Using your university experience to highlight “soft skills” to employers
So, you’ve just graduated from university and you’re worried you aren’t quite ready for that first jump into your career?
Do you feel you are still lacking the skills to make you stand out in the hiring process or are not confident in your abilities?
I have news for you: Employers are now prioritizing “soft skills” in the hiring process!
Your time at university, sweating over group work, allows you to highlight some of these soft skills on a CV and in an interview. Last term, I spent every other week of my classes working on a new group task. The pressure was on as we had 4–5 days per task and were working with new course mates every time Those experiences tested my skills working in a team and allowed me to see how important these soft skills are.
Soft skills are about your behaviors, personal attributes and cognitive thinking. They may be harder to measure but they’re just as vital as hard skills. Several soft skills employers are looking for in new recruits are emotional intelligence, leadership, being able to see the big picture and possessing excellent communication skills.
1. Emotional intelligence is about awareness of your emotions and of those around you and being able to control your emotions. If you’ve worked in groups on assignments, you’ve been put in a situation where you need to be aware of your own emotions and of those of the rest of the team. Maybe you’ve had a disagreement with another team member and had to put your feelings aside to handle the issue without causing more pressure or stress on each other. Emotional intelligence is all about empathy.
2. Leadership is also a skill you can develop through a group project. Maybe you weren’t designated “head of the team” but you were able to persuade others of your ideas. During one group task, I wasn’t necessarily keen on being the “designated” team leader, but I did persuade them on my idea for which brand to focus our assignment on, as well as selling them on the initial creative idea for the project. That is leadership.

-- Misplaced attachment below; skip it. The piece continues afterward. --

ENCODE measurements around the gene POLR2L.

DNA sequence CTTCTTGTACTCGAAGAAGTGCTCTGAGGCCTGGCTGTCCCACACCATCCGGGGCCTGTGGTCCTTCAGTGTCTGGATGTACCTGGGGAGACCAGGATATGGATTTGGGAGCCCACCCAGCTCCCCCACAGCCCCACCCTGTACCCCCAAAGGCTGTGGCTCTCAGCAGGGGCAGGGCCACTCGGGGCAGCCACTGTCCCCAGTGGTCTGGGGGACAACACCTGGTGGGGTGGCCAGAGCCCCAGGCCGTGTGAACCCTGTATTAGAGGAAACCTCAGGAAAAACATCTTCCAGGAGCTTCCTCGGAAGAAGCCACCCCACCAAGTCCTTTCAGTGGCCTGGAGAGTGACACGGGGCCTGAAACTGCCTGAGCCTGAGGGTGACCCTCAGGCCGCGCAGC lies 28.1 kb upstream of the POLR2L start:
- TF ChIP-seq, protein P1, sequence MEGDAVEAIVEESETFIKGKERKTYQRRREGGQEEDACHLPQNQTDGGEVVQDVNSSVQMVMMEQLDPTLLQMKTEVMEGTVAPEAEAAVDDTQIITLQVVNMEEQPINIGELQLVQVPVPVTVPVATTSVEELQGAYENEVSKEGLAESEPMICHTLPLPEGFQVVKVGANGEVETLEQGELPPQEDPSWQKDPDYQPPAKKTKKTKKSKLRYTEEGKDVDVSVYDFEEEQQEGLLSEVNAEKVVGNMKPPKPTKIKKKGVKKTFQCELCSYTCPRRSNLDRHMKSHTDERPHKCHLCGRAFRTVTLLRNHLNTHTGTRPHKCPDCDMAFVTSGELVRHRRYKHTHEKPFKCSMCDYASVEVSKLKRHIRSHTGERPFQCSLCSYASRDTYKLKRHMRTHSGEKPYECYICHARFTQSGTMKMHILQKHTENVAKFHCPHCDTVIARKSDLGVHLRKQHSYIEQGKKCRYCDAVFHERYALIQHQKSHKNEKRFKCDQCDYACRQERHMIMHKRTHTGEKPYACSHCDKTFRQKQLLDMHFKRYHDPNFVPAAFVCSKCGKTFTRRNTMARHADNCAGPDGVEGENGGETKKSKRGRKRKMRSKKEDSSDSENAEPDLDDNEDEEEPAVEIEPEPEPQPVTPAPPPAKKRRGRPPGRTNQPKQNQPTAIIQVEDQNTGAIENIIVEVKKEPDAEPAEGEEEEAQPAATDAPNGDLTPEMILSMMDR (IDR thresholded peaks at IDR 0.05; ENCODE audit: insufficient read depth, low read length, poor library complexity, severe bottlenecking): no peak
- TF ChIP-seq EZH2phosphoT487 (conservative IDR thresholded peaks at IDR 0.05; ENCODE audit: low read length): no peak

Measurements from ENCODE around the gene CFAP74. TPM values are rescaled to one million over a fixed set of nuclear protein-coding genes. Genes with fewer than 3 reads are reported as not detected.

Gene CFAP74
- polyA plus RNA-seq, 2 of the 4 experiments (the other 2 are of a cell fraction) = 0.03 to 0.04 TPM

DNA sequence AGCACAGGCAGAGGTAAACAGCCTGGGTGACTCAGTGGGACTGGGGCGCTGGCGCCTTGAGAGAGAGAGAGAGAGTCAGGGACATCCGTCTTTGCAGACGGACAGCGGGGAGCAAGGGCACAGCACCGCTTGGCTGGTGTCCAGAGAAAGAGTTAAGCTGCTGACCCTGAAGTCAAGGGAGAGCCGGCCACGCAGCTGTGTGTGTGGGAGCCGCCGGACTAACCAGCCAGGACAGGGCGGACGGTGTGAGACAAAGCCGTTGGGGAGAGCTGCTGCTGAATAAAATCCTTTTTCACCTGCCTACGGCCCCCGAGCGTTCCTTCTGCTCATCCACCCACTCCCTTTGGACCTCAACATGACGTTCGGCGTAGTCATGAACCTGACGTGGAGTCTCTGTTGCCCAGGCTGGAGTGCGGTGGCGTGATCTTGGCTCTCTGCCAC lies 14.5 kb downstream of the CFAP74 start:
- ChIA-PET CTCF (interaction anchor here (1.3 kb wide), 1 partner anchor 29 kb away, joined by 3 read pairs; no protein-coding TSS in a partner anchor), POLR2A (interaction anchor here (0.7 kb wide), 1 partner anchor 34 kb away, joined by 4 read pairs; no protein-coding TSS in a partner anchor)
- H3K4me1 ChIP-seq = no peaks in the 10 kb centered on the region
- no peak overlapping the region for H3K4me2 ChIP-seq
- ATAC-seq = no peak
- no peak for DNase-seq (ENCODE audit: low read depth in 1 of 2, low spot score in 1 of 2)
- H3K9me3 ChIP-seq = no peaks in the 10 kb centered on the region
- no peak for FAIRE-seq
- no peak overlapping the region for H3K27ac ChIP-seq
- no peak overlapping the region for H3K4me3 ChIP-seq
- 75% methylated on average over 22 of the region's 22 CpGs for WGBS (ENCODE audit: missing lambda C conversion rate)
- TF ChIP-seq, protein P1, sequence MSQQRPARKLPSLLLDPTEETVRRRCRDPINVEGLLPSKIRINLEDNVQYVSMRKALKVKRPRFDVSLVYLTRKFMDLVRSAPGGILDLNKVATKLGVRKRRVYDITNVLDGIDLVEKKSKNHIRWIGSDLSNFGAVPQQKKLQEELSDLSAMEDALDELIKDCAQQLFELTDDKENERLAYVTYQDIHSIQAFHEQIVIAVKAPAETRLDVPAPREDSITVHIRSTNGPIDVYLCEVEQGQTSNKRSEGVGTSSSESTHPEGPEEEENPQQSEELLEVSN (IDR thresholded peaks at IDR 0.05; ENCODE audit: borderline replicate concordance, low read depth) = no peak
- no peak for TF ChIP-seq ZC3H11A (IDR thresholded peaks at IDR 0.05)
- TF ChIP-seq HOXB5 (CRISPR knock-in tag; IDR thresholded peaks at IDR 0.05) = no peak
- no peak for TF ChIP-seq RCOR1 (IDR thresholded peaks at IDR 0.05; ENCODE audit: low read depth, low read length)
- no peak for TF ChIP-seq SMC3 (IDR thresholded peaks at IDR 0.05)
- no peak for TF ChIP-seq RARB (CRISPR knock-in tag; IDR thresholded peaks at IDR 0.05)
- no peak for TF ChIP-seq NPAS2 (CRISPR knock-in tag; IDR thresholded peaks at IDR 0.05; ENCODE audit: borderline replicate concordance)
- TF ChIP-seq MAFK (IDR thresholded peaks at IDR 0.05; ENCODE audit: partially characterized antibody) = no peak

3. Being able to see the big picture is key. This is all about the goals of the project, company or team. If you have ever had to make a decision about a paper or assignment where your choice was led by the bigger or overall goal of the task, then you are able to see the big picture in a work setting as well. During these group tasks, I found myself getting so bogged down by such tiny details at times. I had to take a step back and look at things from the big picture perspective and make choices that reflected on that.
4. Effective communication is the most important soft skill to possess, in my opinion. We all communicate with others every day. Group or team project settings may have tested your ability to communicate with others well, especially when your group is made up of diverse backgrounds. But learning to talk and listen effectively is such an immeasurable skill that many people still lack. I feel more comfortable communicating with others after these experiences.
You may feel hesitant about making that jump from university into your career or feel like you’re not ready yet. But the truth is you are more ready than you feel and being able to highlight how university allowed you to strengthen your soft skills on your CV will show an employer just how much you’ve grown in your time there. Possessing these soft skills, and being able to speak to them, will set you apart in the job search process. I’ve definitely observed this during my experience both working at SymbaSync and viewing their customers.
Written by Allison Lawrence, MSc Marketing Student, University of Edinburgh and Social Media Intern, SymbaSync